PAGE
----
President Biden's Asylum Policy
The early months of Biden's administration have been shadowed by a major increase in immigration, with border agents encountering more than 100,000 people attempting to cross unauthorized in February and more than 170,000 in March, a 15-year high. Critics on the right blame the president's welcoming rhetoric, saying that after Donald Trump's hard-line tack toward the border, it's no wondermigrants are rushing in under supposedly softer leadership. But migrants themselves have a very different view: The issue isn't Biden extending a hand; it's that he hasn't figured out what he wants to do — and has kept the legal pathway closed in the meantime.
Despite promising a new approach, Biden has left the effective asylum ban in place, with few exceptions. Realizing they have no prospect for legal entry into the U.S. anytime soon, many migrants like the ones here, stuck in Tijuana without a safe home to return to, are making the painful decision to try to cross the border outside the proper channels.
The 5 Bases for Asylum are:
Race, Religion, Nationality, Political Opinion , and Gender based.
One must prove that one or one's family has been persecuted in their own country in the past and because of that persecution one has a "credible fear" of returning to their home country.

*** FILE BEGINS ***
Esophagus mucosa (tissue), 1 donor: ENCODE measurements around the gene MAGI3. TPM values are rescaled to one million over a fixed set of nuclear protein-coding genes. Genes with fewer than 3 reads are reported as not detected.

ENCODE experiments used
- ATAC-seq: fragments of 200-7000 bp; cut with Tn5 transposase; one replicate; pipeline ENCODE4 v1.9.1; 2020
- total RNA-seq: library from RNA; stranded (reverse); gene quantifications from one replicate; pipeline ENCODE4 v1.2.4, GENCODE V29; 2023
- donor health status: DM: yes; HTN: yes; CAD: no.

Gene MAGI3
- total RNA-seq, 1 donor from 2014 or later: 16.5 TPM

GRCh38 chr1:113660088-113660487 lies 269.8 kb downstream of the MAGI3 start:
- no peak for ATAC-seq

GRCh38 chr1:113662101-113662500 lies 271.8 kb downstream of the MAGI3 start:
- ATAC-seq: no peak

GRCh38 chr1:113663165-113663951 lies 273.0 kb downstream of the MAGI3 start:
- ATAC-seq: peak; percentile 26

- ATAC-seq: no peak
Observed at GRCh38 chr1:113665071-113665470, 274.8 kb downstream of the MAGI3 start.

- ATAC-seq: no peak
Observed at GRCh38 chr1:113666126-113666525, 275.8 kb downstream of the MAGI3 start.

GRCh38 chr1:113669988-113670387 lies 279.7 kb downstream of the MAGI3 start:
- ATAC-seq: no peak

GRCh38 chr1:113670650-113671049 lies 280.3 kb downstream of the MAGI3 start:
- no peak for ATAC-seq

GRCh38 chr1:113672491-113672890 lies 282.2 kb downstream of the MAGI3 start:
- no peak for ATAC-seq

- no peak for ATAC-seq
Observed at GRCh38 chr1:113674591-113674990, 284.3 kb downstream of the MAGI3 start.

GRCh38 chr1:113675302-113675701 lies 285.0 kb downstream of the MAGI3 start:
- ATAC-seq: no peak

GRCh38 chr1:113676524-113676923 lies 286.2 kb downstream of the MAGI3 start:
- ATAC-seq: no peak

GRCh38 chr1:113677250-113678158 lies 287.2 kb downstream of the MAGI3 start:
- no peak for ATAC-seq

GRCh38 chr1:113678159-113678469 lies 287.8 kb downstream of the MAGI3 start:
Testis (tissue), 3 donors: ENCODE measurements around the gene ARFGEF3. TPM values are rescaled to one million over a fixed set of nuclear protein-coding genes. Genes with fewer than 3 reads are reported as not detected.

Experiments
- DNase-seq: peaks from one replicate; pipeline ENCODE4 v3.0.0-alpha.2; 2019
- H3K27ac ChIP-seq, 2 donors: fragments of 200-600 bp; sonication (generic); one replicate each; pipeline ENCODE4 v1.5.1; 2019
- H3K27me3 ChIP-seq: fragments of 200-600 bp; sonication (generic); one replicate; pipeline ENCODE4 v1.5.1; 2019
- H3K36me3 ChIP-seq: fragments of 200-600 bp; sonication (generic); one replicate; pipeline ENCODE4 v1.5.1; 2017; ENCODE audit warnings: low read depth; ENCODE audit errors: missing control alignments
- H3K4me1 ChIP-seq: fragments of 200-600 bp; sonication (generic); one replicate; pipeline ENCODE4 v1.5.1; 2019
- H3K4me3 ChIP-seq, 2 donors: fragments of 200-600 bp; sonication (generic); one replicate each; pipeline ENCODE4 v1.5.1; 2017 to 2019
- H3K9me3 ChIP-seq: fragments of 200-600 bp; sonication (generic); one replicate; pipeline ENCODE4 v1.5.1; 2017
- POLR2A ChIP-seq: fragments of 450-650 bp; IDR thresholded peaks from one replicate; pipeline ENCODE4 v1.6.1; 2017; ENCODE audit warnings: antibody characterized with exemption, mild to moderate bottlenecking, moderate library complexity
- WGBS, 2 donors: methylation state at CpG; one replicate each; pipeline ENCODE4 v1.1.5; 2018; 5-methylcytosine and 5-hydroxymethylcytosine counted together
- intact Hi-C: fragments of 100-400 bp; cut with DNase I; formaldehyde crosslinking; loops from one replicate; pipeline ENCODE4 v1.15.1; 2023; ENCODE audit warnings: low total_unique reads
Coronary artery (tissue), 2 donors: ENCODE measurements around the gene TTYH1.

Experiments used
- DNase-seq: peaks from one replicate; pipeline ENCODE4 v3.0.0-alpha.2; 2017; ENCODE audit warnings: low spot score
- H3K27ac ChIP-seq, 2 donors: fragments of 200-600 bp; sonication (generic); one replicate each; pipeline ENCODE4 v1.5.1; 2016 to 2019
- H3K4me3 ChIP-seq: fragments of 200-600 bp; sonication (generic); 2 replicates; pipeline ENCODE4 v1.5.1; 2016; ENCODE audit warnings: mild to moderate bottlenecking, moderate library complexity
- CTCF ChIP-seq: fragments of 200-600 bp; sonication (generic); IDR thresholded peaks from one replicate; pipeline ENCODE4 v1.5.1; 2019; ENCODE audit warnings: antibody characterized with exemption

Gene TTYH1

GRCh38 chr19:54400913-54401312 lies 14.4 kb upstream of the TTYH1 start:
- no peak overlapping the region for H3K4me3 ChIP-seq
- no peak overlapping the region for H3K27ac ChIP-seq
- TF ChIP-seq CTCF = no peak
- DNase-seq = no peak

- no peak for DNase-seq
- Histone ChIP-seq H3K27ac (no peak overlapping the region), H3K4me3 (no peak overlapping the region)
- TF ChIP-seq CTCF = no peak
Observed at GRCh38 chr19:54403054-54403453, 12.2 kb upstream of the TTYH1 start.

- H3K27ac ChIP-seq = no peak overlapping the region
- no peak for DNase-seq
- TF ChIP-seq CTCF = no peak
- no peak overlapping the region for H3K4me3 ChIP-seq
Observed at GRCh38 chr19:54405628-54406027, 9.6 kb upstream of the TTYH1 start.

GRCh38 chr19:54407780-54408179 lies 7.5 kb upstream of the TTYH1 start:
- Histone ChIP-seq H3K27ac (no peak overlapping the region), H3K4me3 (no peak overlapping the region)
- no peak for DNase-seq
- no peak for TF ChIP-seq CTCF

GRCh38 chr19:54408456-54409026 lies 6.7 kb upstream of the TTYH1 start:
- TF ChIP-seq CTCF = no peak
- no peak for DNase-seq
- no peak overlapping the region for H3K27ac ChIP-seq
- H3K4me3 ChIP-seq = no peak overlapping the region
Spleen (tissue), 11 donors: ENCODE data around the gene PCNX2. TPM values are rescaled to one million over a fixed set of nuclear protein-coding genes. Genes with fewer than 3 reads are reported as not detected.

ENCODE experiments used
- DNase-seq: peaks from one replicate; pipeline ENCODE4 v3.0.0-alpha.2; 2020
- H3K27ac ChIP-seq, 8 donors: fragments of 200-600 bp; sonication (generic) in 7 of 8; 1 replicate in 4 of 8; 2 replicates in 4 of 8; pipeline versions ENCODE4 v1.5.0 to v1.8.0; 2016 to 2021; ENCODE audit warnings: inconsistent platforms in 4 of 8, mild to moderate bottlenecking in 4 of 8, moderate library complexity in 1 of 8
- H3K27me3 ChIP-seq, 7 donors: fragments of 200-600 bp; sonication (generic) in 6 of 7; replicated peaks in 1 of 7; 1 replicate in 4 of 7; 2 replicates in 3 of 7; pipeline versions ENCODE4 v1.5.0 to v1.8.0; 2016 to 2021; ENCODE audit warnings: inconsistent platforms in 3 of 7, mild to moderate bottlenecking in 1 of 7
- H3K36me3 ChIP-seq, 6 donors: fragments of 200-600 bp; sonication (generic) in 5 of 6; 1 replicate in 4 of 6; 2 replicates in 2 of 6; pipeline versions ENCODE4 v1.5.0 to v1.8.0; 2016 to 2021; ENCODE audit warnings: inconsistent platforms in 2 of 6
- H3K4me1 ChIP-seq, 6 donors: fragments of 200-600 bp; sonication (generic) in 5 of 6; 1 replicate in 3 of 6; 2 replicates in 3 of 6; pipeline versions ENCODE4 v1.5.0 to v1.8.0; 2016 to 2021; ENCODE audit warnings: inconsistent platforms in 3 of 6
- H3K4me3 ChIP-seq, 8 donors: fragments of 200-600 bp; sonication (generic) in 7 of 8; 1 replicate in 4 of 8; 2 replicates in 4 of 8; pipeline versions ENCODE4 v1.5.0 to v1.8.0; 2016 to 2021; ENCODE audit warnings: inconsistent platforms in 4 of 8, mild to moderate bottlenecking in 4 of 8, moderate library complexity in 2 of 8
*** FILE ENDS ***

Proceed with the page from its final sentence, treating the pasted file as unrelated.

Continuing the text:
The attacks or threats of violence must have been committed by government officials or criminal gangs members that the government cannot or will not protect against.
Filing Deadline - Work Authorization
Petitions for Asylum must be filed within 1 year of entry into the United States, absent extraordinary circumstances. Upon filing for Asylum a work permit can be issued after 180 days.
Preparing for Trial
We begin right away to prepare for court, gathering evidence of threats or attacks. Many times there exist no police reports or medical records of injuries. Our lawyers prepare witnesses to testify from the home country and gather proof of the threats and violence that are common in that country at time of trial.
For more information contact our attorneys at (775) 826-2099, (702) 836-9003, (415) 513-4533, or (877) 659-3771. email John Carrico: Immigration - Family Visa